By Anton Chashchin, Managing Partner of Bitfrost
As record-breaking temperatures have scorched the Northern Hemisphere, winter has hung over the crypto industry, with 2.25 trillion lost across the entire market in the past few months alone.
Yet a report released in June by technology consulting firm Capgemini found that approximately 71% of high-net-worth individuals (HNWIs) have invested in digital assets – a figure that rises to 91% for those under 40. Cryptocurrencies were reported as the favorite digital asset investment, followed by exchange-traded funds (ETFs) and metaverse investments.
It’s true that this time it’s different and the growing interest of institutions will doubtless lift us out of the downturn eventually. But if this latest research paints such a rosy picture, what are the underlying reasons we find ourselves in this crypto winter?
1. Hawkish Fed Policy
In the context of the US’ super-soft monetary policy of recent years, the debt burden of the markets has grown significantly, while borrowing has been carried out at historically minimal rates. As a result, the Federal Reserve hiked its benchmark rates by 75 basis points (bps) on June 15 to curb inflation that reached 8.4% in May.
This has inevitably seen a concurrent rise in the rate on deposits and loans, as well, causing people to shift money out of high-risk assets – including stocks and cryptocurrencies – into protective deposits, as the latter begins to provide more attractive returns.
A rate increase also affects the yield of US bonds. As the deposit rate rises, in order to attract investors to buy US government debt, the government must offer a similarly higher rate. As risk-free returns rise, so does the required return on investment in risky assets, so investors overprice them down. While this applies to all stocks, the companies that are most at risk are not yet earning EBITDA or FCF – typically high-growth techs and biotechs, where the bet is on the company’s long-term potential.
2. Correlation between crypto and stock market
Cryptocurrencies have gone through various stages in their life span. They were initially “fads” that geeks and fanatics invested in. Some were “digital gold” investors fled to in order to hedge their risks in a falling stock market.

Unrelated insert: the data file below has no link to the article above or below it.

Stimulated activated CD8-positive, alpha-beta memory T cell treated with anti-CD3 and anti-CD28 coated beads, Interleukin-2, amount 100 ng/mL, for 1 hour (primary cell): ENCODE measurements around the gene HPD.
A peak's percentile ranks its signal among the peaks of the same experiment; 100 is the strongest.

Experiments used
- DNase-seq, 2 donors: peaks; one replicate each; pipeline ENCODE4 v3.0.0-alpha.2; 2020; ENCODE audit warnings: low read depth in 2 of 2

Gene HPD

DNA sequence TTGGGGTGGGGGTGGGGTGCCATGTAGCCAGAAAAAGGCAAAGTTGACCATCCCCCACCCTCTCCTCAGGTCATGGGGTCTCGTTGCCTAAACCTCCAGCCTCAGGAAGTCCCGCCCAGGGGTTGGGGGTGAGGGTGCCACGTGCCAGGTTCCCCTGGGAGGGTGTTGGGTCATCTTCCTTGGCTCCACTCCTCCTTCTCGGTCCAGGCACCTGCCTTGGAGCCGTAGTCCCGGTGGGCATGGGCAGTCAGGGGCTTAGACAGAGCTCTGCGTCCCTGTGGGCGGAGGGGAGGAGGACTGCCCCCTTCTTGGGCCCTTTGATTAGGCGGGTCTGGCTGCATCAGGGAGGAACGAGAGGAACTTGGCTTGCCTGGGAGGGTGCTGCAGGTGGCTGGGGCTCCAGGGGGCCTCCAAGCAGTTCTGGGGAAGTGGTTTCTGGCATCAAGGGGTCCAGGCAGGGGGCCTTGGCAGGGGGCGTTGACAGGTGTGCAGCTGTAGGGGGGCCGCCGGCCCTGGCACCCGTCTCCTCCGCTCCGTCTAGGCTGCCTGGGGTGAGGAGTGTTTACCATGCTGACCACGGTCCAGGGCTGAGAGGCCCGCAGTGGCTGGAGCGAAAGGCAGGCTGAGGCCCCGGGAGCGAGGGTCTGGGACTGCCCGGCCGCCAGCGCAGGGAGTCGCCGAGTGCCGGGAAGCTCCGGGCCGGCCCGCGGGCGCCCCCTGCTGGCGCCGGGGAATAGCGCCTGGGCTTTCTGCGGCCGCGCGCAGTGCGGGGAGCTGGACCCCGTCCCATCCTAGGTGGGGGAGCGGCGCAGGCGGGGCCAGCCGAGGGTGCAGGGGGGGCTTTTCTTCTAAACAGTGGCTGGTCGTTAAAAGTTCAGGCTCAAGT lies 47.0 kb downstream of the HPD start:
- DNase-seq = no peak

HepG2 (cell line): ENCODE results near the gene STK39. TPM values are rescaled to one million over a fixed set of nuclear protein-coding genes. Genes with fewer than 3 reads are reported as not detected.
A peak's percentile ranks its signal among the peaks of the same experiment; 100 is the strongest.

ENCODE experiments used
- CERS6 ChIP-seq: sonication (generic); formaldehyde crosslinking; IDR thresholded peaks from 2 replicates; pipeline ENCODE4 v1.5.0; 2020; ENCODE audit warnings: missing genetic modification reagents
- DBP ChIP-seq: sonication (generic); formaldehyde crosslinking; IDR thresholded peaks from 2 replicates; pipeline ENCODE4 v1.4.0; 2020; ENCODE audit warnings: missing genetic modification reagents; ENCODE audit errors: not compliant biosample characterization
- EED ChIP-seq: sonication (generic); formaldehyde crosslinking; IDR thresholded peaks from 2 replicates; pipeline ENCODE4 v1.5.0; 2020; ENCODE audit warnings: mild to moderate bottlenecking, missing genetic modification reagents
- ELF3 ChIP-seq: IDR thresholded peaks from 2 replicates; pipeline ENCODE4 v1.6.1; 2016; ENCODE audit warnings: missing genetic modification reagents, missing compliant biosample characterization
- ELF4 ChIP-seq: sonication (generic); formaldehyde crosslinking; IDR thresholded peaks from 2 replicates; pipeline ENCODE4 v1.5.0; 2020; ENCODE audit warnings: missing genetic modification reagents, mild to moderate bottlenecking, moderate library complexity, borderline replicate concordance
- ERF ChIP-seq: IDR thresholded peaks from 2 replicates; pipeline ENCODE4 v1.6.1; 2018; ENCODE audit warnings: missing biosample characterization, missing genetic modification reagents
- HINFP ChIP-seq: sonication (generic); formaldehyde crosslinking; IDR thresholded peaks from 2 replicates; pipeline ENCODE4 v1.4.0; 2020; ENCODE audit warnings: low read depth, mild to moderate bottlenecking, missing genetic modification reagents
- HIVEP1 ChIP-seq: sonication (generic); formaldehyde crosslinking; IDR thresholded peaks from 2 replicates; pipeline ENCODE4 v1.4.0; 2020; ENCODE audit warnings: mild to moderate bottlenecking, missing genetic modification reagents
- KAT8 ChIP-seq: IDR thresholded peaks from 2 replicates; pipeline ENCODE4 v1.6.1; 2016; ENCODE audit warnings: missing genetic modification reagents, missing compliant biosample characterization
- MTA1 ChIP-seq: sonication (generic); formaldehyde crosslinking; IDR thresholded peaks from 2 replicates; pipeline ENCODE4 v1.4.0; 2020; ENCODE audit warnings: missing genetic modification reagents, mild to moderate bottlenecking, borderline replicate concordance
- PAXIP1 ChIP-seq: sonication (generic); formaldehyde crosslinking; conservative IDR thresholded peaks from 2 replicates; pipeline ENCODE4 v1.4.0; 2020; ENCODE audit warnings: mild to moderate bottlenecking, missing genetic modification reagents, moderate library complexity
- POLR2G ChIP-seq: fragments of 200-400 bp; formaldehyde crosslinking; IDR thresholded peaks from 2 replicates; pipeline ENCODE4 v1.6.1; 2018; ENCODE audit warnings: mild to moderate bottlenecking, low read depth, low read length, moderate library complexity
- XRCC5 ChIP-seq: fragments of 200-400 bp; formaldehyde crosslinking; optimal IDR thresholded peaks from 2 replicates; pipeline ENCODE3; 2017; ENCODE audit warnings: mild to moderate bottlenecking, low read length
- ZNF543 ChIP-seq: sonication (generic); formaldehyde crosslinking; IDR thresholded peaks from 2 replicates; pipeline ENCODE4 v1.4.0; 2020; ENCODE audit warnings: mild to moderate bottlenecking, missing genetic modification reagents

With the increase in mass adoption, cryptocurrencies began to take the position of a specific, risky, but in many ways common stock market asset – in part facilitated by the rapid growth in institutional adoption over the recent years.
The entry of such large investors has seen capital soar and patterns and strategies for trading and investing appear. This has meant that, since 2020, cryptocurrencies – especially Bitcoin – have become financial instruments similar to other exchange-traded assets, just with increased risk. This has led to a high correlation with the stock market which, in the current crisis, has been to the detriment of the crypto market.
3. Regulatory challenges
2022 has been a rollercoaster ride for cryptos. The global crypto market has been under the scrutiny of many different governments, with varying degrees of regulation popping up all over. Plenty are still in the process of studying cryptocurrency and trying to create suitable regulatory frameworks for the ever-evolving space.
Central banks are actively developing CBDC concepts that may affect the distribution of stablecoins, regulators are reviewing the conditions for obtaining licenses, and all new jurisdictions are on the FATF grey list.
All these regulatory changes clearly impact crypto companies and investors, creating the effect of a suspended state in which it is extremely difficult to create clear entry and action strategies in the market. In fact, until there are regulations governing the reporting and trading of cryptocurrency assets, it’s unlikely that any of these price drops will be the last.
For a large financial firm, this type of uncertainty is untenable. Due to their massive balance sheets, they may avoid speculating in assets that could lose them massive amounts of capital due to underlying fiscal problems. The monetary pullback and reduction of balance sheets will have an effect on all assets.
However, with broader institutional adoption still in its early stages, the next wave of financial capital could be enormous. The key to unlocking it is in the hands of the regulators.
Waiting out the winter
Confidence does seem to be re-emerging in the market, but these three factors represent sizeable ‘cold fronts’ on the global crypto market.
Still, despite the volatility and fears surrounding the “crypto winter”, investor interest in the region has not stagnated – suggesting that the momentum for mainstream digital asset adoption is likely to continue. We are, of course, seeing some institutional investors actively take profits in an attempt to keep at least some part of their assets. But many other investors are laying low, so as not to lose more on the fall of the market.
No one knows how long this crypto winter can last. What we do know is that winter always ends and that the spring that follows can bring with it bountiful opportunities for growth.